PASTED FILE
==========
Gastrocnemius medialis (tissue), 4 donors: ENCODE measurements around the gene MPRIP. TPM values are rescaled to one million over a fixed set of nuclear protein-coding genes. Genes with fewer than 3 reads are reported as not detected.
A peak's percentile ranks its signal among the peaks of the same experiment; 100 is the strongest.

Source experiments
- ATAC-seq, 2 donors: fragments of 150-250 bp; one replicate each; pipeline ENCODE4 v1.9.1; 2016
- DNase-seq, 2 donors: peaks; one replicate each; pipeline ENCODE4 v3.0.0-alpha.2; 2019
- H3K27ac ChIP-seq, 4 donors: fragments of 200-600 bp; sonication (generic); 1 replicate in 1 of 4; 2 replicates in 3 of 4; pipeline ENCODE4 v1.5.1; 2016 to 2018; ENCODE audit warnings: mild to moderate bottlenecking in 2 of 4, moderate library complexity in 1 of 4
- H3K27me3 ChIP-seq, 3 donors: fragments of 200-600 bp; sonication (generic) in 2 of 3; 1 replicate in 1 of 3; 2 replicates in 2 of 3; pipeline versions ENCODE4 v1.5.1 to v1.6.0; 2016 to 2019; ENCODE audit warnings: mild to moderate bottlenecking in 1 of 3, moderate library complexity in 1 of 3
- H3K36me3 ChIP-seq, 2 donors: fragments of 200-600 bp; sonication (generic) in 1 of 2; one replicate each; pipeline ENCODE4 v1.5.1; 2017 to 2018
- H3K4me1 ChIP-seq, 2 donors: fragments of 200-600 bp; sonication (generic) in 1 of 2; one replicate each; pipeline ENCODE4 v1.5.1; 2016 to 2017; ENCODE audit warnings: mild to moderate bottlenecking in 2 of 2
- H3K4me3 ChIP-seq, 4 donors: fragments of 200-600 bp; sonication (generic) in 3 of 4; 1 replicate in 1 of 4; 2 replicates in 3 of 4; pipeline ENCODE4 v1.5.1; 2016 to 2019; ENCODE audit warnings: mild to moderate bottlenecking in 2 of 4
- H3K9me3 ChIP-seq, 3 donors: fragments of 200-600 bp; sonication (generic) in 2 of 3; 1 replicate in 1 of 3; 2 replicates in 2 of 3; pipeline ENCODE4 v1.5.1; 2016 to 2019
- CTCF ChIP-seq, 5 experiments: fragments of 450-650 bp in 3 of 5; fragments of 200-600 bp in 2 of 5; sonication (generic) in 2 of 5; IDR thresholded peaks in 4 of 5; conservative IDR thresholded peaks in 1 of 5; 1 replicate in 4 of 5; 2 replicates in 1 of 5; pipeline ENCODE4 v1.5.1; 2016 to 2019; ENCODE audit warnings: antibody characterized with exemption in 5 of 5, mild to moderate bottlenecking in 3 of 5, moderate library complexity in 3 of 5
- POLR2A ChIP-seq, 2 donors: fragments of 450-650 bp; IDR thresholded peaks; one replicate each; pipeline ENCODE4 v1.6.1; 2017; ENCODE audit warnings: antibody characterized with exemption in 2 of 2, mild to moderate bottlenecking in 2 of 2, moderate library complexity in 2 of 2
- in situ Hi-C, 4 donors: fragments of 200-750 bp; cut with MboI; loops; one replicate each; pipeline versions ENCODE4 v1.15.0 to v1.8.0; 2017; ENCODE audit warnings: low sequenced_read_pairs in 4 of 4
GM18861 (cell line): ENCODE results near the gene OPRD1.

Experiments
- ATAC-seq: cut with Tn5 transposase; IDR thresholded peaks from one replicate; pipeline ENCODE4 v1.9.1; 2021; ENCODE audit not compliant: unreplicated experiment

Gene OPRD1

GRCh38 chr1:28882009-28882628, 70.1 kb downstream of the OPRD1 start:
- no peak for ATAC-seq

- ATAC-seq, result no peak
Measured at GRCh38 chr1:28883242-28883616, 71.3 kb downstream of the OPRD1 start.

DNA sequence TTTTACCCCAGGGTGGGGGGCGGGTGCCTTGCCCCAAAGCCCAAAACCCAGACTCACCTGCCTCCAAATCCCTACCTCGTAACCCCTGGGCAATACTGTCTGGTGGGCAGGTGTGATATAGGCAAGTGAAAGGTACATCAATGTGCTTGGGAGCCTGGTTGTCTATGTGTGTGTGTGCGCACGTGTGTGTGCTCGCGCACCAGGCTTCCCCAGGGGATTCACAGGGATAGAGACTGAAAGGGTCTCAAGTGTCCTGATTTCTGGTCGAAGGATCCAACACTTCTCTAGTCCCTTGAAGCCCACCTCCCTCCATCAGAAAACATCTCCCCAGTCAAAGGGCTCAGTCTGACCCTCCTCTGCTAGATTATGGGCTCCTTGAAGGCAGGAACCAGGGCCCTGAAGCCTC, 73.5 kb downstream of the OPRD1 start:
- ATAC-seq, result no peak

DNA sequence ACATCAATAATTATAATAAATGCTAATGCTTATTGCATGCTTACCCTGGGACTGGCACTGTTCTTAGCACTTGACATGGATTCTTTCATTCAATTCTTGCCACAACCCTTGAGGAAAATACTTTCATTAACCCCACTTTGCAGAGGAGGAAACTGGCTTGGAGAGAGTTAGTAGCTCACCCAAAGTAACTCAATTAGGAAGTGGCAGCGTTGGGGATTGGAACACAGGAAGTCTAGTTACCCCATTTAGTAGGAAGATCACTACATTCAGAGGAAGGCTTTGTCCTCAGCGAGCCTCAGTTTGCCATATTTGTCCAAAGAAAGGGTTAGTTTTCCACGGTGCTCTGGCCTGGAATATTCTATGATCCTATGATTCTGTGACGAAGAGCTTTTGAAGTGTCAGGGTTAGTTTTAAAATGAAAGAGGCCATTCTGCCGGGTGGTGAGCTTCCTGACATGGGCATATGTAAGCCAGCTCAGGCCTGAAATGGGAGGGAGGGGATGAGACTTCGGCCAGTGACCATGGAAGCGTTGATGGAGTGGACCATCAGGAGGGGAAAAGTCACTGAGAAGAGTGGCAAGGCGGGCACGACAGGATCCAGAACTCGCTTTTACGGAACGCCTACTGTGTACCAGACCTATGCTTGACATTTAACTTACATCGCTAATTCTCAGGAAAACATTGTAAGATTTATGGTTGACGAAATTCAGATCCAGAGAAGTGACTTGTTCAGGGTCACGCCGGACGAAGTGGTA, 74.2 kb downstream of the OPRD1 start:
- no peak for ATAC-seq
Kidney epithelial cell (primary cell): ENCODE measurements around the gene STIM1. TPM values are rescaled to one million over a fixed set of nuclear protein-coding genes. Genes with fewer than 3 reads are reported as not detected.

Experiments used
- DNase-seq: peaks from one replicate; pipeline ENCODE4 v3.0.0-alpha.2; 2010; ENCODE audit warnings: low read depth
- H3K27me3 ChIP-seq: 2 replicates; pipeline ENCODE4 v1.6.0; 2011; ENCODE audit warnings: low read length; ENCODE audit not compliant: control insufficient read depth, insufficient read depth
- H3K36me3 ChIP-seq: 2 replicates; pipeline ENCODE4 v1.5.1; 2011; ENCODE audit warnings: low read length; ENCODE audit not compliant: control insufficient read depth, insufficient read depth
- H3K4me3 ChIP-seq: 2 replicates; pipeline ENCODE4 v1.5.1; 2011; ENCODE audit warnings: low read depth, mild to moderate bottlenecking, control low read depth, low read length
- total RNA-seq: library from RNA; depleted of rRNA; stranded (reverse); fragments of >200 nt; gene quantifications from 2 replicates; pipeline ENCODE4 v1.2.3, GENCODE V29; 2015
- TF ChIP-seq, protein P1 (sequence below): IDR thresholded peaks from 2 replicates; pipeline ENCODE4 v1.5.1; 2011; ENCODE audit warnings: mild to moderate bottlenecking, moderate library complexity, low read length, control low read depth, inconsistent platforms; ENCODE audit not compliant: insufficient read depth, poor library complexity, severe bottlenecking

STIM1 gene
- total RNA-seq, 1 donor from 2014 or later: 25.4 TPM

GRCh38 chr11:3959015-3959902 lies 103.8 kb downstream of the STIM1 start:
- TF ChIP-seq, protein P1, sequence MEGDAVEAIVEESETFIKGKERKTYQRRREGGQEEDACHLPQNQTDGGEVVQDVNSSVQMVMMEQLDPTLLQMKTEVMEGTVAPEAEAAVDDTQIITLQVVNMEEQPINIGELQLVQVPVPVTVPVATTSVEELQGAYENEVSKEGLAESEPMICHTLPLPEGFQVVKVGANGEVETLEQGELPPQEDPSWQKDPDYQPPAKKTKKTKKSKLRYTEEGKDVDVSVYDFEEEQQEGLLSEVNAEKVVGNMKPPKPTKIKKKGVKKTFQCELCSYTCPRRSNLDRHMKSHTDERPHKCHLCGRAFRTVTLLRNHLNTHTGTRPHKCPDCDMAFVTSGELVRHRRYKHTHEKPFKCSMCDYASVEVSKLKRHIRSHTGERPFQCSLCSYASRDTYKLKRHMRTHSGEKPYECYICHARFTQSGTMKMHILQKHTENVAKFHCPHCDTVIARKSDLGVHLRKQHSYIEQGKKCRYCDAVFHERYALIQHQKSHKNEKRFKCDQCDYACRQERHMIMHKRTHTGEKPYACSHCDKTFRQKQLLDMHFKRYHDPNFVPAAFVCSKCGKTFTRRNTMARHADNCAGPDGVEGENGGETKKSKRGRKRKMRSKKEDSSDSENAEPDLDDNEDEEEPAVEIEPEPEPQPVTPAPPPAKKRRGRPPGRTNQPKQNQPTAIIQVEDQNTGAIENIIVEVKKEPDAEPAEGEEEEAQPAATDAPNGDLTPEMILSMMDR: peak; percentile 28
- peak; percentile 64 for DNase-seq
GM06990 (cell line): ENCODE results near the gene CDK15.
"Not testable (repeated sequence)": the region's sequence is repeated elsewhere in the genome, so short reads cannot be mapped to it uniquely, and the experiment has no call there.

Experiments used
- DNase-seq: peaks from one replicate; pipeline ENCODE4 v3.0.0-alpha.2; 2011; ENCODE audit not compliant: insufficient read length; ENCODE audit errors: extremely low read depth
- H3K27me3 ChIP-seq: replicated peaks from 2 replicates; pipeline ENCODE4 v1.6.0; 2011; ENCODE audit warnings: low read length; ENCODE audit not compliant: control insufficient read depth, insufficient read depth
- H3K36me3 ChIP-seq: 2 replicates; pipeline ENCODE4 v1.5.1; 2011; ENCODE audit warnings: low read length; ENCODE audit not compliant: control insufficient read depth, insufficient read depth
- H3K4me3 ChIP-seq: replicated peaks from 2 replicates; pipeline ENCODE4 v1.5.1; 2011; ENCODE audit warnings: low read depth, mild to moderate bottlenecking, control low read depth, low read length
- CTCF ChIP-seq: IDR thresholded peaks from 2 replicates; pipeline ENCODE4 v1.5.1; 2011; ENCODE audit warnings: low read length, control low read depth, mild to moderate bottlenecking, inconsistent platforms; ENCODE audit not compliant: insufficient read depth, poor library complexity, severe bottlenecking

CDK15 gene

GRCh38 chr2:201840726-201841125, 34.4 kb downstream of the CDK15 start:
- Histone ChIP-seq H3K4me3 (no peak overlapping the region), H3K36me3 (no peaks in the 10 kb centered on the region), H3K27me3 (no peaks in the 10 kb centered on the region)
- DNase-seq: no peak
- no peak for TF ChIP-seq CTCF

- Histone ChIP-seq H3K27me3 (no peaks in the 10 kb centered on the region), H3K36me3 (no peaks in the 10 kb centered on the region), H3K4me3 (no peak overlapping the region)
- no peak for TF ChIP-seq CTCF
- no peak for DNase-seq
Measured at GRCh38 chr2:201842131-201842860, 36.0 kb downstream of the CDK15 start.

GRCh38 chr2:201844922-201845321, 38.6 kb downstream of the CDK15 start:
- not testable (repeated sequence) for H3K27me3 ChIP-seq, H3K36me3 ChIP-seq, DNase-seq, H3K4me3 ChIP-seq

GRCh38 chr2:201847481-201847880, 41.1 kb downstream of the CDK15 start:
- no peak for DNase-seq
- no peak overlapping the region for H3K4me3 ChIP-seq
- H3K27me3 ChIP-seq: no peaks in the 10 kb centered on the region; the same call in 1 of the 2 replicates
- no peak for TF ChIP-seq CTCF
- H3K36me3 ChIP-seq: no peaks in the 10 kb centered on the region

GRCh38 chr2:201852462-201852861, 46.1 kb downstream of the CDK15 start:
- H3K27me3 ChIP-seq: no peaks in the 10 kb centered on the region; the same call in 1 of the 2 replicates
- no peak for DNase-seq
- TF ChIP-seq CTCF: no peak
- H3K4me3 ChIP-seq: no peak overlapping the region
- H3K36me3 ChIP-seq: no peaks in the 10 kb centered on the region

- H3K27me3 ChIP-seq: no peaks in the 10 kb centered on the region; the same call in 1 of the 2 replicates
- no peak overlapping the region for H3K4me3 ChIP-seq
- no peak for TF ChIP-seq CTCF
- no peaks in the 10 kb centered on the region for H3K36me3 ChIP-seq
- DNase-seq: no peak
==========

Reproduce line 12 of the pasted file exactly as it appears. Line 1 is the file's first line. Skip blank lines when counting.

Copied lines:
- CTCF ChIP-seq, 5 experiments: fragments of 450-650 bp in 3 of 5; fragments of 200-600 bp in 2 of 5; sonication (generic) in 2 of 5; IDR thresholded peaks in 4 of 5; conservative IDR thresholded peaks in 1 of 5; 1 replicate in 4 of 5; 2 replicates in 1 of 5; pipeline ENCODE4 v1.5.1; 2016 to 2019; ENCODE audit warnings: antibody characterized with exemption in 5 of 5, mild to moderate bottlenecking in 3 of 5, moderate library complexity in 3 of 5